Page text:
“The production of eight plasmid expression vectors through Gibson assembly and the optimization of the enzymatic cleavage reaction between tobacco etch virus (TEV) and the model fusion protein, Nus-G”
R. Marshall Werner
Snake venom metalloproteinases (SVMPs), Phospholipase 2As (PLA2s)
Kennard, Elizabeth, "“The production of eight plasmid expression vectors through Gibson assembly and the optimization of the enzymatic cleavage reaction between tobacco etch virus (TEV) and the model fusion protein, Nus-G”" (2021). Student Summer Scholars Manuscripts. 219.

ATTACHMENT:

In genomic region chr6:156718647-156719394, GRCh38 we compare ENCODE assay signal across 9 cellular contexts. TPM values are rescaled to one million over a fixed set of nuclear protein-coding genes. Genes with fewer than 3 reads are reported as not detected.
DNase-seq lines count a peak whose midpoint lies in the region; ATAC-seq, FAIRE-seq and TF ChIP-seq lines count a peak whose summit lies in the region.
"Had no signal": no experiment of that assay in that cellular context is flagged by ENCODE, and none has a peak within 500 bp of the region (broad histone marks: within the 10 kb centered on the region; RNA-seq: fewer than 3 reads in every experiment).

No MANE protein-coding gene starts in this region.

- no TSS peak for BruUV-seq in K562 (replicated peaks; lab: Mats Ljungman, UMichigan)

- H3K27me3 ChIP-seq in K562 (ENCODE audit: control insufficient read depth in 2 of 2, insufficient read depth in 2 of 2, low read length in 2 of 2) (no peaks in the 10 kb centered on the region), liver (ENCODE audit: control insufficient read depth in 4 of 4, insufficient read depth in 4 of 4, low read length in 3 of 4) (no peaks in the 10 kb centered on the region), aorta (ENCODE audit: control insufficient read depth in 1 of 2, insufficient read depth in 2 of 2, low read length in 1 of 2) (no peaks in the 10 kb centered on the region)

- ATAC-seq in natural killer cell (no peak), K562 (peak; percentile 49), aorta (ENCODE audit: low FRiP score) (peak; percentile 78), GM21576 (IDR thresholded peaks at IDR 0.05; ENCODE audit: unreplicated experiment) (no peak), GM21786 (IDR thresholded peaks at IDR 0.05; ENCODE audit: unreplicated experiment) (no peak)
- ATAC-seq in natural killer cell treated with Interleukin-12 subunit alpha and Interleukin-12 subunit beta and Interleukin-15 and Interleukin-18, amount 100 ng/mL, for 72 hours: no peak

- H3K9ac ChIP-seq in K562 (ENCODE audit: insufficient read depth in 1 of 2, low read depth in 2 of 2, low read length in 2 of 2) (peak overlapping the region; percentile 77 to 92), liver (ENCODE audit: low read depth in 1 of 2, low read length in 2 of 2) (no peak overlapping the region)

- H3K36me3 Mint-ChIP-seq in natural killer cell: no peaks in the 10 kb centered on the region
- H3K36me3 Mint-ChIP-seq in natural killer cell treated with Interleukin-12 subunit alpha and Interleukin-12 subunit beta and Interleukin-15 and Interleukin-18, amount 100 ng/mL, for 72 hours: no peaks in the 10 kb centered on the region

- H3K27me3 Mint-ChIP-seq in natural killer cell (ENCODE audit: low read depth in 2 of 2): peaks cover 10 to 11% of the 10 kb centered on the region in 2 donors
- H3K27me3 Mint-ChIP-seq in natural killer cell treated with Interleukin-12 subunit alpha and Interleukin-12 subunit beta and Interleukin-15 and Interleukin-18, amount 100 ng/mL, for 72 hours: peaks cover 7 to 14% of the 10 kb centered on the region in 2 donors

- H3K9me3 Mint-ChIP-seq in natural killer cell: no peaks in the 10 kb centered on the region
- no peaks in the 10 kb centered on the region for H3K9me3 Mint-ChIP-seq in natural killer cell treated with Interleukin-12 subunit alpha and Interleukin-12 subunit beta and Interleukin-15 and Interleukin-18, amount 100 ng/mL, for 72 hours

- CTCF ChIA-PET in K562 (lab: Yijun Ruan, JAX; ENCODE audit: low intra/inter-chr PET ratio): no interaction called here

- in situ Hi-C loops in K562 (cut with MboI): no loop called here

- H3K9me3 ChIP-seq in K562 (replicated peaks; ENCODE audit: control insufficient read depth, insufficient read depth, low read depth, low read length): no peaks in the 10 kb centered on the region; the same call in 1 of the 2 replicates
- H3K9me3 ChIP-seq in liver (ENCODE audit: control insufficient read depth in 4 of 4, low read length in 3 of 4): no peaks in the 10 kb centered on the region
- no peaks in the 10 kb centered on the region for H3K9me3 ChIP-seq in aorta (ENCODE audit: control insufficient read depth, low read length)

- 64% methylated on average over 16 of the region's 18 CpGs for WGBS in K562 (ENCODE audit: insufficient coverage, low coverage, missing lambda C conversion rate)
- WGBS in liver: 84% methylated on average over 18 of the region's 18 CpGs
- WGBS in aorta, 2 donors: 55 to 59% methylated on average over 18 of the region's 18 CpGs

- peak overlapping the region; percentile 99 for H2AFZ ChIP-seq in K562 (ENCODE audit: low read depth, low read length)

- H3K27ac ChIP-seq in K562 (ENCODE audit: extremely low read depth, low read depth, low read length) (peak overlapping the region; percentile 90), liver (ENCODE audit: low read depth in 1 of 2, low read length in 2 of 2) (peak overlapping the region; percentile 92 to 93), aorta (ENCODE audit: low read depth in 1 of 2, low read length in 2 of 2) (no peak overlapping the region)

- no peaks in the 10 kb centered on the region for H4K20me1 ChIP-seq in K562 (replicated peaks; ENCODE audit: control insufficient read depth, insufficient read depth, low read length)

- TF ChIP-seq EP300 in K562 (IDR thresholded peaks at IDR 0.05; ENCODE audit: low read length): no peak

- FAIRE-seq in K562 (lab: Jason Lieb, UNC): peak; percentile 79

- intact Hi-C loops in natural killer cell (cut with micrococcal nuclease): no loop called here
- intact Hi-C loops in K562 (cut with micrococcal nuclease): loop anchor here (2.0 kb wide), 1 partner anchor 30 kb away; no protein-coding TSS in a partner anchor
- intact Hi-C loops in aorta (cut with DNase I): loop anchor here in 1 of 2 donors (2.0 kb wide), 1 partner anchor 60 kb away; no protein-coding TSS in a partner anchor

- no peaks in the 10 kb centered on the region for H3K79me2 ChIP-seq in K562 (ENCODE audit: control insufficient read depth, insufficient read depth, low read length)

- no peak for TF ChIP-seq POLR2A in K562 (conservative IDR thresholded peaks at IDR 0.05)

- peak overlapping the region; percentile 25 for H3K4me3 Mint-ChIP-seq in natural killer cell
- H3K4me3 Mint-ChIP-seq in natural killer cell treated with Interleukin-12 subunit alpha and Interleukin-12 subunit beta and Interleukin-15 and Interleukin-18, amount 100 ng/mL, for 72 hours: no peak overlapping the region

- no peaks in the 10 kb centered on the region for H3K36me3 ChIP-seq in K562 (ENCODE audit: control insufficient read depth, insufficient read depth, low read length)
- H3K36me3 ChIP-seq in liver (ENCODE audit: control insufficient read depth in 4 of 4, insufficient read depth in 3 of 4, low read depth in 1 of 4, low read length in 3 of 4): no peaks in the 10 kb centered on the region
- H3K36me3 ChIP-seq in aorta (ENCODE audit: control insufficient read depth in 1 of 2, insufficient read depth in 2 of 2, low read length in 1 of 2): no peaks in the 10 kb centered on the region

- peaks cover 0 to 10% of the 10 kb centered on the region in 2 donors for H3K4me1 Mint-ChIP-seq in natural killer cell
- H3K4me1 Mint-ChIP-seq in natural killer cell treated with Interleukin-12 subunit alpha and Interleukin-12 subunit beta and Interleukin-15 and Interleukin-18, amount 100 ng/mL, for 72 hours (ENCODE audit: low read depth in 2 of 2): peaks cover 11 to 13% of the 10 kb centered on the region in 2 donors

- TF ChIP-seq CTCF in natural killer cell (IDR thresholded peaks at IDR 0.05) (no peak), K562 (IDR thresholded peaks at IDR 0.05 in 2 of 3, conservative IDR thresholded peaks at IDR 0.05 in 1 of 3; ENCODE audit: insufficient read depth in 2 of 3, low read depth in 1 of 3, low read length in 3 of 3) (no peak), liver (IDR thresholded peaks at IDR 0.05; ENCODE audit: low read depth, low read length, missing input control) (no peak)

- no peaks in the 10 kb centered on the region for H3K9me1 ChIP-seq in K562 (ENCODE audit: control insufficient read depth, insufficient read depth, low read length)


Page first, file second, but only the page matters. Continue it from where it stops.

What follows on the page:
Snake envenomization is a neglected public health issue that effects large portions of the world, as venomous snakes are found on six continents (World Health Organization,2007). With 2-3 million people bitten globally every year leading to an estimated 125,000 deaths and 400,000 amputations, researching effective treatments is important. Several Mammalian species have a natural resistance to snake venom (Voss, R.S et al.,2012; Bastos, V.A. et al.,2016). The North American Opossum (D. virginiana) produces proteins that inhibit certain snake venom components including snake venom metalloproteinases (SVMPs) and phospholipase 2As (PLA2s) (Catanese, J.J. et al.,1992; Perales, J. et al.,1994; Farah, M.D.F.L. et al.,1996; Neves-Ferreira, A.G. et al.,2000; Jurgilas, P.I.B. et al.,2003). The goal of studying the protein inhibitors produced by the North American Opossum is to better understand the mechanisms that cause inhibition thus leading to the development of effective inhibitors. Eight plasmid expression vectors containing 6-histidine tags and maltose binding proteins (MBP), the coding sequence for either DM43 (a SVMPI) or DM64 (aPLA2 inhibitor), and a Tobacco etch virus (TEV) cleavage site were constructed through Gibson Assembly. Four constructs were used to produced either MBP-DM43 or MBP-DM64 in E. coli. The optimization of the enzymatic cleavage reaction between TEV and a model fusion protein with a TEV cleavage sites, MBP-NusG, was accomplished using 2 experiments. These experiments optimized the duration, temperature, and amount of TEV used to conduct the cleavage reaction. For our purposes, the optimal conditions include the shortest duration and lowest temperature in which the reaction proceeds to completion. Reactions conducted at 4°C with 5.5ug TEV for 1hr gave optimal cleavage of MBP-NusG providing useful conditions for future reactions.